This weekend some of LA’s foremost architectural talent working east of La Brea will welcome the public into their studios as part of the Hyperion Avenue Open Studio Tour. Organized by de LaB, one of my favorite local non-profits that brings Angelenos together who are passionate about and engaged with the city’s vibrant creative community, […]
The Los Angeles Conservancy launches a new website and historic preservation in LA takes a big step forward
One of my favorite local organizations, The Los Angeles Conservancy, recently launched a long overdue redesign of its website. Normally I wouldn’t cover such an event, but in this case I want to let the Curating Los Angeles community know how much more preservation related information is now available online.
Photo Friends of the Los Angeles Public Library (LAPL) consistently presents engaging programs that highlight photographs from its extensive collection. The latest installment of LAPL’s LA in Focus series is no exception.
In 2011 Metro purchased the iconic Union Station in downtown Los Angeles, a beautiful structure that combines Spanish Colonial, Mission Revival and Art Deco styles. Partially designed by John Parkinson and Donald Parkinson, the station was built by the Union Pacific, Southern Pacific, and Santa Fe railroads in the late 1930s at a cost of $11 million and became known as the last of the great stations in America.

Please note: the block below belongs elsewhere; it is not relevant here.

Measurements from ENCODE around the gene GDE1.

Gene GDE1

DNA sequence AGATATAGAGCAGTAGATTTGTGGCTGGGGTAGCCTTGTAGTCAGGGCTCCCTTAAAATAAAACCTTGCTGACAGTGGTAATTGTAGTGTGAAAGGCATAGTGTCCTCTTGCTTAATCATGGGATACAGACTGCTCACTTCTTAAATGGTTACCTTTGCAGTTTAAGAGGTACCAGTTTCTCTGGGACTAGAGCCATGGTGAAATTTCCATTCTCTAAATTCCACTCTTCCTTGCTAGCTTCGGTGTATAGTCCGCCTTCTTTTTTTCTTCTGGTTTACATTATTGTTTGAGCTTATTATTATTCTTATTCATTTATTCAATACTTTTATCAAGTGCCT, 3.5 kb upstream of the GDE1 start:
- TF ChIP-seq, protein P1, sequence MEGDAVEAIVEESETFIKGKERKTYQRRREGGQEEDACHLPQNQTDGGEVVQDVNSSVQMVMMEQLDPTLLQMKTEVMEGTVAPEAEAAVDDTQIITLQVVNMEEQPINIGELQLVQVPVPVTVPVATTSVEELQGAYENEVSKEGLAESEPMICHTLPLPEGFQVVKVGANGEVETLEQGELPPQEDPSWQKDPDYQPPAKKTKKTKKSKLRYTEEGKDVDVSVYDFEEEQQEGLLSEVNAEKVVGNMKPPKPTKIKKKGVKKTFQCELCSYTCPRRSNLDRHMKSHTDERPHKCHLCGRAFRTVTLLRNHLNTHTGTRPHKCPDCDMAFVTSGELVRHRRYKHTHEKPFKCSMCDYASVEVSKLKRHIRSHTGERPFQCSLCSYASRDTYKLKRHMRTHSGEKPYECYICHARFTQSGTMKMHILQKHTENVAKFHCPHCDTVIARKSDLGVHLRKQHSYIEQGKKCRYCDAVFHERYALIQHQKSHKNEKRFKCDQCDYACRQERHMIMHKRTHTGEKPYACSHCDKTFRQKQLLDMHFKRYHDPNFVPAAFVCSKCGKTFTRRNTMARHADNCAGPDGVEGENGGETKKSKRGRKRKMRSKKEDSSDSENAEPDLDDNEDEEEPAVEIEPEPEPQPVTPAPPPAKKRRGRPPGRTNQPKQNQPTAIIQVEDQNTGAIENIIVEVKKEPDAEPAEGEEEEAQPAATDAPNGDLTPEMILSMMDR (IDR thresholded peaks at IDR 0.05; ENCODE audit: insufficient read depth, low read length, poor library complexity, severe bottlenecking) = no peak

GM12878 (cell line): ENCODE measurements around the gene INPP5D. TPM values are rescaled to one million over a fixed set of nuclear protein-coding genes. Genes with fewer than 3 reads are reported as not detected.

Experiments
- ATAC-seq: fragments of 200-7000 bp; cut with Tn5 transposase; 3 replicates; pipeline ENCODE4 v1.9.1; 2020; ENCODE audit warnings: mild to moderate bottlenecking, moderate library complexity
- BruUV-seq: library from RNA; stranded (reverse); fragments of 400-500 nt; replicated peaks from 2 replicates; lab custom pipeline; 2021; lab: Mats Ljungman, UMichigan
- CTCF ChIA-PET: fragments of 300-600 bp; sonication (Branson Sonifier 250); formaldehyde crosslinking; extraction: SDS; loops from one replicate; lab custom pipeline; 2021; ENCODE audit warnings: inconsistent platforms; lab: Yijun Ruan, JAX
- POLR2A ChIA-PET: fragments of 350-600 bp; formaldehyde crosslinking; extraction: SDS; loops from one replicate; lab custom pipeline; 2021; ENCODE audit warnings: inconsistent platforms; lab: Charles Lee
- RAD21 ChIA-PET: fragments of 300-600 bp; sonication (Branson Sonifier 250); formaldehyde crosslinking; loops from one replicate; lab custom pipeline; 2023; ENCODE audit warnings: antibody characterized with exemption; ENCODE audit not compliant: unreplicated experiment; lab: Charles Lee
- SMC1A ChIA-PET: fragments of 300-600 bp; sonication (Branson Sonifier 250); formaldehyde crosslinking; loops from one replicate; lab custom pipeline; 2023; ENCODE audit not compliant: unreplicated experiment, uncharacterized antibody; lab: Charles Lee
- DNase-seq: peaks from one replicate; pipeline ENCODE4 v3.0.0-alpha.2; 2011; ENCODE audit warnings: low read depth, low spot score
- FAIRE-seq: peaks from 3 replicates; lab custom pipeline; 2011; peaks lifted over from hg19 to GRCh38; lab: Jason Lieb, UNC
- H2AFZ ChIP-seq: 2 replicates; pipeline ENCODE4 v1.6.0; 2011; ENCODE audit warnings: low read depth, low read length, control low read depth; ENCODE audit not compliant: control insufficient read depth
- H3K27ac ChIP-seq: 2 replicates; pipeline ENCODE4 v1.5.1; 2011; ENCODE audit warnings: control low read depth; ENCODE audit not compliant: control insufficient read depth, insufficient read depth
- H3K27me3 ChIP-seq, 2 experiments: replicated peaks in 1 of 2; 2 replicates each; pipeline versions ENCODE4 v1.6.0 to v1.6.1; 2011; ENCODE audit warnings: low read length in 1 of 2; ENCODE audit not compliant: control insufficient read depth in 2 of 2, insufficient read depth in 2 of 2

It’s not often that one hears Bay Area residents expressing admiration for Los Angeles, let alone acknowledging that they can learn something from the nation’s second largest city. So it was a pleasant surprise to see that the theme of the August / September 2012 issue of The Urbanist was “Learning from Los Angeles.”
Artists and musicians have long been drawn to southern California’s desert communities. One arts organization doing particularly interesting work today in the Joshua Tree area is High Desert Test Sites, which explores “…the intersections between contemporary art and life at large” within physical and conceptual spaces.
I am always on the lookout for new ways to see Los Angeles and learn about its rich history. While I love exploring the city on my own and do that as often as I can, I’ve found that taking a tour is an equally satisfying way to go – not to mention a good use of my time. With a knowledgeable guide, I can learn more about a particular place in a short period of time than would be possible if I just went out and wandered.